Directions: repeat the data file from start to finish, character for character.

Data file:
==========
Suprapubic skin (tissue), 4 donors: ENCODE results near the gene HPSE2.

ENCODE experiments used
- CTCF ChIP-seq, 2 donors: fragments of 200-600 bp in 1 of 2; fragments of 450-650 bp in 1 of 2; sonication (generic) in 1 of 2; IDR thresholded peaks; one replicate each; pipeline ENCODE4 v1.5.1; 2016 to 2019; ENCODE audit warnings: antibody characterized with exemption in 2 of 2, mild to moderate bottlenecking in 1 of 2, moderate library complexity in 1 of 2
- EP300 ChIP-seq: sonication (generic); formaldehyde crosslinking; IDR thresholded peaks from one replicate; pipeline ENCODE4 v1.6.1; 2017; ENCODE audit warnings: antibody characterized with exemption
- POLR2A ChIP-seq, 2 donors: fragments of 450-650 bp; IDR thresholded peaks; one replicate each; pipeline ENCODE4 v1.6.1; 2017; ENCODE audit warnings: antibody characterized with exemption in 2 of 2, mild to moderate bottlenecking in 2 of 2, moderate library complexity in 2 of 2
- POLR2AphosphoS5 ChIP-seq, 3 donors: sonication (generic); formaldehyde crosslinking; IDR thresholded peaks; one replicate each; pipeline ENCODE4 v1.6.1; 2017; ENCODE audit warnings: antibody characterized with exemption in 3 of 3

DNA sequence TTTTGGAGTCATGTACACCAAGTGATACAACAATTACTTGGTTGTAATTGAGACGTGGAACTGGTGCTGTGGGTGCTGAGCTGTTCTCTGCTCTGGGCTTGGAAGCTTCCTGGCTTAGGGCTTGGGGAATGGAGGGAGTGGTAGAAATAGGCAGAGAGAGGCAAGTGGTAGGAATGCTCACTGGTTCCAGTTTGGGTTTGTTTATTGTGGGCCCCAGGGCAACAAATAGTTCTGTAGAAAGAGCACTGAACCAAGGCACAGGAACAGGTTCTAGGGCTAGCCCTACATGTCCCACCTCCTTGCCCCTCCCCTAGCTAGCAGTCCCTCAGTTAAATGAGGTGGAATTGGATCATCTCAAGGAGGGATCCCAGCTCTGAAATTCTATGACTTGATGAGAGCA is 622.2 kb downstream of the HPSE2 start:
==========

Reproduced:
Suprapubic skin (tissue), 4 donors: ENCODE results near the gene HPSE2.

ENCODE experiments used
- CTCF ChIP-seq, 2 donors: fragments of 200-600 bp in 1 of 2; fragments of 450-650 bp in 1 of 2; sonication (generic) in 1 of 2; IDR thresholded peaks; one replicate each; pipeline ENCODE4 v1.5.1; 2016 to 2019; ENCODE audit warnings: antibody characterized with exemption in 2 of 2, mild to moderate bottlenecking in 1 of 2, moderate library complexity in 1 of 2
- EP300 ChIP-seq: sonication (generic); formaldehyde crosslinking; IDR thresholded peaks from one replicate; pipeline ENCODE4 v1.6.1; 2017; ENCODE audit warnings: antibody characterized with exemption
- POLR2A ChIP-seq, 2 donors: fragments of 450-650 bp; IDR thresholded peaks; one replicate each; pipeline ENCODE4 v1.6.1; 2017; ENCODE audit warnings: antibody characterized with exemption in 2 of 2, mild to moderate bottlenecking in 2 of 2, moderate library complexity in 2 of 2
- POLR2AphosphoS5 ChIP-seq, 3 donors: sonication (generic); formaldehyde crosslinking; IDR thresholded peaks; one replicate each; pipeline ENCODE4 v1.6.1; 2017; ENCODE audit warnings: antibody characterized with exemption in 3 of 3

DNA sequence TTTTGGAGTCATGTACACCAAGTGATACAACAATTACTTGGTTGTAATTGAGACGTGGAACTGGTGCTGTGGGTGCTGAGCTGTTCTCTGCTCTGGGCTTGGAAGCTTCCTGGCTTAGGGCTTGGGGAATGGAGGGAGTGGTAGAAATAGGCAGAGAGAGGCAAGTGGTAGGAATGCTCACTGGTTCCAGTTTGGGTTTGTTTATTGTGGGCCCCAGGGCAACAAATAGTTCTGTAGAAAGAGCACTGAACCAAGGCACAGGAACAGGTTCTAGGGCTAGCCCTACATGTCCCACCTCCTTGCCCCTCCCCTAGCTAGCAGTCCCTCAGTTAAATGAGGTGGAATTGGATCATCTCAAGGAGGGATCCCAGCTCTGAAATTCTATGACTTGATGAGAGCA is 622.2 kb downstream of the HPSE2 start: